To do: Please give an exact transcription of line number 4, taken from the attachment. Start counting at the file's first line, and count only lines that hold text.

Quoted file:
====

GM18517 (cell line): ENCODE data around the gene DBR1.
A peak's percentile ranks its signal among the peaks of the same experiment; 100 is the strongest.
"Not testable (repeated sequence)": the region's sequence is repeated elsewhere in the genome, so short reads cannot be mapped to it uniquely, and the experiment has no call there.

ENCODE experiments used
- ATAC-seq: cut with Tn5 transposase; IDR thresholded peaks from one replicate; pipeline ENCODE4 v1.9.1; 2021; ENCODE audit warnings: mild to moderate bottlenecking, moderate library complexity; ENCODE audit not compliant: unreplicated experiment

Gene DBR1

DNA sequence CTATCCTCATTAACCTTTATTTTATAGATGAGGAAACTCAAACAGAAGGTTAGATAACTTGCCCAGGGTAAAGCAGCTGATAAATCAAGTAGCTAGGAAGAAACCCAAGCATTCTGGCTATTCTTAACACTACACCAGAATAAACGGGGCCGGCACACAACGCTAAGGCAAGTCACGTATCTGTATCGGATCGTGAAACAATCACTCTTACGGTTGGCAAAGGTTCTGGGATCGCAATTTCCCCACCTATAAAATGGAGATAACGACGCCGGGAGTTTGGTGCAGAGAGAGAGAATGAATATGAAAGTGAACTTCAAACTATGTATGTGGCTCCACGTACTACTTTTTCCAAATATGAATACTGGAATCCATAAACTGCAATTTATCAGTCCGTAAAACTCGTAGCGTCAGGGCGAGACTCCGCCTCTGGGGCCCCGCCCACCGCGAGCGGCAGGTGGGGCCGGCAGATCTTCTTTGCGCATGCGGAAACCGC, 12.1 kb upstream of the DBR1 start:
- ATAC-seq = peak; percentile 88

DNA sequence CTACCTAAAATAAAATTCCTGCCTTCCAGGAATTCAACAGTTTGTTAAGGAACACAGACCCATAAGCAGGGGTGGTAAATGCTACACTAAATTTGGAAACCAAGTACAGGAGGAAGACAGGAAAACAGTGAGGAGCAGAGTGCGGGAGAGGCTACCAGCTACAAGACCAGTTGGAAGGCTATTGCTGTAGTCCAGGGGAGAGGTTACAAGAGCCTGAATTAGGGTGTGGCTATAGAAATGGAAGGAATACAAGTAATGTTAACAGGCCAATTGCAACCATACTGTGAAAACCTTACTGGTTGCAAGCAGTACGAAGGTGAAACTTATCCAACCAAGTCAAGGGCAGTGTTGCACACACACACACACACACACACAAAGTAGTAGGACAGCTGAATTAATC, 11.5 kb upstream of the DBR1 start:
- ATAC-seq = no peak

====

ENCODE experiments used